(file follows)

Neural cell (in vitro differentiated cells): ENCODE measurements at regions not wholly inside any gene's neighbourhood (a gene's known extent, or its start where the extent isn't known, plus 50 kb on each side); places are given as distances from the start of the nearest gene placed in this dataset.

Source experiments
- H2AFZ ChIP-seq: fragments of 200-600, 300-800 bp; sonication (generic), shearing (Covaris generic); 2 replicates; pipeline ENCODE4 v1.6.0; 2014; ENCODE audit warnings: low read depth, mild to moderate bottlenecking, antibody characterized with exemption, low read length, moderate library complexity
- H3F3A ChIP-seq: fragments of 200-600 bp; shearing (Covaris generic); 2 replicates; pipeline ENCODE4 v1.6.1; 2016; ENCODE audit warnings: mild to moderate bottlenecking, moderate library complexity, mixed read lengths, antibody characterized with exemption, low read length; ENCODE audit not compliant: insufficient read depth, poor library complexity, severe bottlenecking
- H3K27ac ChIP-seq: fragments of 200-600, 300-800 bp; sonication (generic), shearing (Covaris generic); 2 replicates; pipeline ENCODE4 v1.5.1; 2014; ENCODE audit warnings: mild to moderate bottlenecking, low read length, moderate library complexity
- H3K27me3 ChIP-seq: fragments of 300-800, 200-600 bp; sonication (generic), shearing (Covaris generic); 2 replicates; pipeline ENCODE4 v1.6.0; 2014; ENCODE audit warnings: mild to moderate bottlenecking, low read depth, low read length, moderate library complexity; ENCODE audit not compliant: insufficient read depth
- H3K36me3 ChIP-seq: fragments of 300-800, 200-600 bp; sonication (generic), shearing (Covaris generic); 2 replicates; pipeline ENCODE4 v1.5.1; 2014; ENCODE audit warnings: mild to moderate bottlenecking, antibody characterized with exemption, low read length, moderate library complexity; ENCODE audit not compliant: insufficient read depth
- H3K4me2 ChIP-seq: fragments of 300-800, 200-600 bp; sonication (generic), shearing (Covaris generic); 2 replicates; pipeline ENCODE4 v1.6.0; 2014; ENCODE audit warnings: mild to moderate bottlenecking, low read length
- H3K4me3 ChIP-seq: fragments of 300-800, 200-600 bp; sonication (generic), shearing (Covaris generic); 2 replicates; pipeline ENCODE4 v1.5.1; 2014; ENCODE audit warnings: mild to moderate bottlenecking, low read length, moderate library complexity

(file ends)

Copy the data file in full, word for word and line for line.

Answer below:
Neural cell (in vitro differentiated cells): ENCODE measurements at regions not wholly inside any gene's neighbourhood (a gene's known extent, or its start where the extent isn't known, plus 50 kb on each side); places are given as distances from the start of the nearest gene placed in this dataset.

Source experiments
- H2AFZ ChIP-seq: fragments of 200-600, 300-800 bp; sonication (generic), shearing (Covaris generic); 2 replicates; pipeline ENCODE4 v1.6.0; 2014; ENCODE audit warnings: low read depth, mild to moderate bottlenecking, antibody characterized with exemption, low read length, moderate library complexity
- H3F3A ChIP-seq: fragments of 200-600 bp; shearing (Covaris generic); 2 replicates; pipeline ENCODE4 v1.6.1; 2016; ENCODE audit warnings: mild to moderate bottlenecking, moderate library complexity, mixed read lengths, antibody characterized with exemption, low read length; ENCODE audit not compliant: insufficient read depth, poor library complexity, severe bottlenecking
- H3K27ac ChIP-seq: fragments of 200-600, 300-800 bp; sonication (generic), shearing (Covaris generic); 2 replicates; pipeline ENCODE4 v1.5.1; 2014; ENCODE audit warnings: mild to moderate bottlenecking, low read length, moderate library complexity
- H3K27me3 ChIP-seq: fragments of 300-800, 200-600 bp; sonication (generic), shearing (Covaris generic); 2 replicates; pipeline ENCODE4 v1.6.0; 2014; ENCODE audit warnings: mild to moderate bottlenecking, low read depth, low read length, moderate library complexity; ENCODE audit not compliant: insufficient read depth
- H3K36me3 ChIP-seq: fragments of 300-800, 200-600 bp; sonication (generic), shearing (Covaris generic); 2 replicates; pipeline ENCODE4 v1.5.1; 2014; ENCODE audit warnings: mild to moderate bottlenecking, antibody characterized with exemption, low read length, moderate library complexity; ENCODE audit not compliant: insufficient read depth
- H3K4me2 ChIP-seq: fragments of 300-800, 200-600 bp; sonication (generic), shearing (Covaris generic); 2 replicates; pipeline ENCODE4 v1.6.0; 2014; ENCODE audit warnings: mild to moderate bottlenecking, low read length
- H3K4me3 ChIP-seq: fragments of 300-800, 200-600 bp; sonication (generic), shearing (Covaris generic); 2 replicates; pipeline ENCODE4 v1.5.1; 2014; ENCODE audit warnings: mild to moderate bottlenecking, low read length, moderate library complexity